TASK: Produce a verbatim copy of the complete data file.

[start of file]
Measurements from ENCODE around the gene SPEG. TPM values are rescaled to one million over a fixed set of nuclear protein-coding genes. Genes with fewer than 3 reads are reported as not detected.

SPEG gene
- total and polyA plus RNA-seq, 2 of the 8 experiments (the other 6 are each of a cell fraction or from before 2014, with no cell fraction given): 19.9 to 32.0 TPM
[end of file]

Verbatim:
Measurements from ENCODE around the gene SPEG. TPM values are rescaled to one million over a fixed set of nuclear protein-coding genes. Genes with fewer than 3 reads are reported as not detected.

SPEG gene
- total and polyA plus RNA-seq, 2 of the 8 experiments (the other 6 are each of a cell fraction or from before 2014, with no cell fraction given): 19.9 to 32.0 TPM